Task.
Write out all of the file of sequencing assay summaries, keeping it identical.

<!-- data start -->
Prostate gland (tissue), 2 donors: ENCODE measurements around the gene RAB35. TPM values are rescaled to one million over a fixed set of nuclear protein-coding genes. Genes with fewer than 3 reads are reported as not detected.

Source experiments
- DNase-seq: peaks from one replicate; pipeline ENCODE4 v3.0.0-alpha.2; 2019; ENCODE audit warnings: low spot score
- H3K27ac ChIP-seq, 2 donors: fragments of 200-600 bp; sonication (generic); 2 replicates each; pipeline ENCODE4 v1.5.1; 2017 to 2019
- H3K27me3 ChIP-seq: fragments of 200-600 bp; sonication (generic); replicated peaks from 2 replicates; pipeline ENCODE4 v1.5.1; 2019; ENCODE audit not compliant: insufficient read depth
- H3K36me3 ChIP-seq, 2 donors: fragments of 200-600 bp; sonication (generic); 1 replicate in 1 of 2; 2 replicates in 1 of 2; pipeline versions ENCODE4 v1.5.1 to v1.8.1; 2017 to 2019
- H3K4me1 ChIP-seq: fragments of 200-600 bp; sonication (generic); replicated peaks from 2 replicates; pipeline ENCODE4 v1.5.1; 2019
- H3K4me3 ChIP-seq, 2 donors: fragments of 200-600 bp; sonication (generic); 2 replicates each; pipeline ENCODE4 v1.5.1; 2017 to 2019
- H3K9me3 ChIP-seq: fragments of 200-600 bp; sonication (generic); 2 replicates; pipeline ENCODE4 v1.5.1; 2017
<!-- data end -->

Prostate gland (tissue), 2 donors: ENCODE measurements around the gene RAB35. TPM values are rescaled to one million over a fixed set of nuclear protein-coding genes. Genes with fewer than 3 reads are reported as not detected.

Source experiments
- DNase-seq: peaks from one replicate; pipeline ENCODE4 v3.0.0-alpha.2; 2019; ENCODE audit warnings: low spot score
- H3K27ac ChIP-seq, 2 donors: fragments of 200-600 bp; sonication (generic); 2 replicates each; pipeline ENCODE4 v1.5.1; 2017 to 2019
- H3K27me3 ChIP-seq: fragments of 200-600 bp; sonication (generic); replicated peaks from 2 replicates; pipeline ENCODE4 v1.5.1; 2019; ENCODE audit not compliant: insufficient read depth
- H3K36me3 ChIP-seq, 2 donors: fragments of 200-600 bp; sonication (generic); 1 replicate in 1 of 2; 2 replicates in 1 of 2; pipeline versions ENCODE4 v1.5.1 to v1.8.1; 2017 to 2019
- H3K4me1 ChIP-seq: fragments of 200-600 bp; sonication (generic); replicated peaks from 2 replicates; pipeline ENCODE4 v1.5.1; 2019
- H3K4me3 ChIP-seq, 2 donors: fragments of 200-600 bp; sonication (generic); 2 replicates each; pipeline ENCODE4 v1.5.1; 2017 to 2019
- H3K9me3 ChIP-seq: fragments of 200-600 bp; sonication (generic); 2 replicates; pipeline ENCODE4 v1.5.1; 2017